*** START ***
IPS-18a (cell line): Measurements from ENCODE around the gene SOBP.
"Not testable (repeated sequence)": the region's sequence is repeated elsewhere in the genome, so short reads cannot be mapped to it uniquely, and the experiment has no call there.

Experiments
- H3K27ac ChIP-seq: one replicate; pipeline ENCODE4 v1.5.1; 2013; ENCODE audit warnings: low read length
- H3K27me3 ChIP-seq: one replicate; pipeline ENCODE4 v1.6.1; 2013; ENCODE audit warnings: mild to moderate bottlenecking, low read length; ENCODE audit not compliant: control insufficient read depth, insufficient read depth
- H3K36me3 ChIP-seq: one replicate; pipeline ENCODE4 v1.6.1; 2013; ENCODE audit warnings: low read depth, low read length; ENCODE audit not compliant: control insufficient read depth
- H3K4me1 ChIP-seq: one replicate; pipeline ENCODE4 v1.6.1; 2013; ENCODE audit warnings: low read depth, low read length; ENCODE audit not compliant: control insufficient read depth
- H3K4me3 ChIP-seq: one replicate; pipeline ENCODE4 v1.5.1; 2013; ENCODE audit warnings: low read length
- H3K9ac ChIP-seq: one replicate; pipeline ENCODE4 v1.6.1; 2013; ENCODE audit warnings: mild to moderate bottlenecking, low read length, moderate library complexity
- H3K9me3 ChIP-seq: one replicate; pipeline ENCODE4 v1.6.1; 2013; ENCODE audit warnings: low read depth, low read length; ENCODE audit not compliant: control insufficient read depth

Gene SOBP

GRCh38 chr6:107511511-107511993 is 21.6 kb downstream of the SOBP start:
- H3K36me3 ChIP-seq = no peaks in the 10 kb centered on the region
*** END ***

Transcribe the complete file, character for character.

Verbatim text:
IPS-18a (cell line): Measurements from ENCODE around the gene SOBP.
"Not testable (repeated sequence)": the region's sequence is repeated elsewhere in the genome, so short reads cannot be mapped to it uniquely, and the experiment has no call there.

Experiments
- H3K27ac ChIP-seq: one replicate; pipeline ENCODE4 v1.5.1; 2013; ENCODE audit warnings: low read length
- H3K27me3 ChIP-seq: one replicate; pipeline ENCODE4 v1.6.1; 2013; ENCODE audit warnings: mild to moderate bottlenecking, low read length; ENCODE audit not compliant: control insufficient read depth, insufficient read depth
- H3K36me3 ChIP-seq: one replicate; pipeline ENCODE4 v1.6.1; 2013; ENCODE audit warnings: low read depth, low read length; ENCODE audit not compliant: control insufficient read depth
- H3K4me1 ChIP-seq: one replicate; pipeline ENCODE4 v1.6.1; 2013; ENCODE audit warnings: low read depth, low read length; ENCODE audit not compliant: control insufficient read depth
- H3K4me3 ChIP-seq: one replicate; pipeline ENCODE4 v1.5.1; 2013; ENCODE audit warnings: low read length
- H3K9ac ChIP-seq: one replicate; pipeline ENCODE4 v1.6.1; 2013; ENCODE audit warnings: mild to moderate bottlenecking, low read length, moderate library complexity
- H3K9me3 ChIP-seq: one replicate; pipeline ENCODE4 v1.6.1; 2013; ENCODE audit warnings: low read depth, low read length; ENCODE audit not compliant: control insufficient read depth

Gene SOBP

GRCh38 chr6:107511511-107511993 is 21.6 kb downstream of the SOBP start:
- H3K36me3 ChIP-seq = no peaks in the 10 kb centered on the region